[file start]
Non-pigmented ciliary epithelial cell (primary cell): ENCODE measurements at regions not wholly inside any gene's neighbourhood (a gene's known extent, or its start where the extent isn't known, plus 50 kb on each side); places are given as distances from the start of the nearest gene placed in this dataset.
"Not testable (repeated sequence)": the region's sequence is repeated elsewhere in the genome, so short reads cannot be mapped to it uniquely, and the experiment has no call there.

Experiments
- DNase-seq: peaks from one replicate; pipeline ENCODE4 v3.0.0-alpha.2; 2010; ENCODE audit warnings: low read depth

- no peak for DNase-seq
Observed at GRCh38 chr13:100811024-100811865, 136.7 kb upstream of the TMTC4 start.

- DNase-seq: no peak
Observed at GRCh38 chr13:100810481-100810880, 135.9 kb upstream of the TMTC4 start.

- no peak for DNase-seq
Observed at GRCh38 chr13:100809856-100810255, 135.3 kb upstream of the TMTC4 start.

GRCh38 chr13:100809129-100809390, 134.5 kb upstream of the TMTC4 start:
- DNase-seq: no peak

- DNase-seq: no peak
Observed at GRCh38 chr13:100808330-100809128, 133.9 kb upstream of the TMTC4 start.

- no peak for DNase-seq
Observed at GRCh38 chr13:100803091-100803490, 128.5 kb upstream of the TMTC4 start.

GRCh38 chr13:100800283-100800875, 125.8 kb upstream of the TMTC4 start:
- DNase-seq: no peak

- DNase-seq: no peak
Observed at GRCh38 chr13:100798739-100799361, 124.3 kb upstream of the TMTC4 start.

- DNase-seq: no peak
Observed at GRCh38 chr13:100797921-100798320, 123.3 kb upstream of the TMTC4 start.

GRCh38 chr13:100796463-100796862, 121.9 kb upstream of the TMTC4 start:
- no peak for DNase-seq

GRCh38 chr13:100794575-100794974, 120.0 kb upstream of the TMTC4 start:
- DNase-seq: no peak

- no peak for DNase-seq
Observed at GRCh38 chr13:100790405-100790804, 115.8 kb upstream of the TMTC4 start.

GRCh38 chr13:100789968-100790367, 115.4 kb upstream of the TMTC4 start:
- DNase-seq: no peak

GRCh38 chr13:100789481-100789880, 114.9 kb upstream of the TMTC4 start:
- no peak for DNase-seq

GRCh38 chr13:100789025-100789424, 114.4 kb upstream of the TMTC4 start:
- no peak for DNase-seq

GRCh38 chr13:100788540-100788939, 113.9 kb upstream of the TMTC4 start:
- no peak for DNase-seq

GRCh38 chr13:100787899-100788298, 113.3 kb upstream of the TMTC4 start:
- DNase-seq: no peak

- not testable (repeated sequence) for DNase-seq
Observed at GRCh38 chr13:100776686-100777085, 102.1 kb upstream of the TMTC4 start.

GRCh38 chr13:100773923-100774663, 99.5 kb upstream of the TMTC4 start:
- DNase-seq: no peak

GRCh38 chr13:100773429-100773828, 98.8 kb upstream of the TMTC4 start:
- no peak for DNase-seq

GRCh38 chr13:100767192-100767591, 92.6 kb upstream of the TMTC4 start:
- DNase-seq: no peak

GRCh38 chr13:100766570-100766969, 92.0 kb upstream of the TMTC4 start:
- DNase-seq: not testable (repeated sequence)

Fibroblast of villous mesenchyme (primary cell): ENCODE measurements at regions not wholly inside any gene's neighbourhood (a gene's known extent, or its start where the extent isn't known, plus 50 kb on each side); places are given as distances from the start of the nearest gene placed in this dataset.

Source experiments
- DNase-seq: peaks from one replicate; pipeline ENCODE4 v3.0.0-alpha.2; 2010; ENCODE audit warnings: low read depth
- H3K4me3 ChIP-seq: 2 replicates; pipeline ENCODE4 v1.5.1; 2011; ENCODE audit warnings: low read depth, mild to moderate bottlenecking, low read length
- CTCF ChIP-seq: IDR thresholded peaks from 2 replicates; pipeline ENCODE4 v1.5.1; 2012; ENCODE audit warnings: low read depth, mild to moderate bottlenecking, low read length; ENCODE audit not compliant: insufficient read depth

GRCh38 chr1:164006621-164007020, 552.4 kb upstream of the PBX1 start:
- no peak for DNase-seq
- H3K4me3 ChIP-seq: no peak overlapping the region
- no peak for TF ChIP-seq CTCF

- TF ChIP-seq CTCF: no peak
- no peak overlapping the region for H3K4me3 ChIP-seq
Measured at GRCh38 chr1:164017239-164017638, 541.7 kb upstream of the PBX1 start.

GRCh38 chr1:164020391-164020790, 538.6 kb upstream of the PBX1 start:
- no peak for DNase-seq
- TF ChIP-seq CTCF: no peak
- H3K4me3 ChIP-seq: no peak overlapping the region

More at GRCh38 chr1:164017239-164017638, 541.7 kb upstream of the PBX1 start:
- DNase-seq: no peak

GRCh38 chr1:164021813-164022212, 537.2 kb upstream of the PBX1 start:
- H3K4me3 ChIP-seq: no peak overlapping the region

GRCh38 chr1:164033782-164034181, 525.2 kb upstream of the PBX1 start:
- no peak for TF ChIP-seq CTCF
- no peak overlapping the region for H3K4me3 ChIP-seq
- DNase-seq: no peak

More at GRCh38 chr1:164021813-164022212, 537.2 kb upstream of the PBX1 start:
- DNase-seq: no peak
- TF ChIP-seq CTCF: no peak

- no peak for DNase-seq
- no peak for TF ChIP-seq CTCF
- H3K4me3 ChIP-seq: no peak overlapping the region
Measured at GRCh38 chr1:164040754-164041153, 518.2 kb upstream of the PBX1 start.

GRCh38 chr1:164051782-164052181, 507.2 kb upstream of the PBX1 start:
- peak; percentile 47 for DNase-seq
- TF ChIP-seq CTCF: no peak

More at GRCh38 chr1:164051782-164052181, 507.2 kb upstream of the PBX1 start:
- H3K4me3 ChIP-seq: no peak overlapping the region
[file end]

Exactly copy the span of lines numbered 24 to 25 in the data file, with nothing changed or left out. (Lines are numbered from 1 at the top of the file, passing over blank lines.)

- no peak for DNase-seq

GRCh38 chr13:100794575-100794974, 120.0 kb upstream of the TMTC4 start: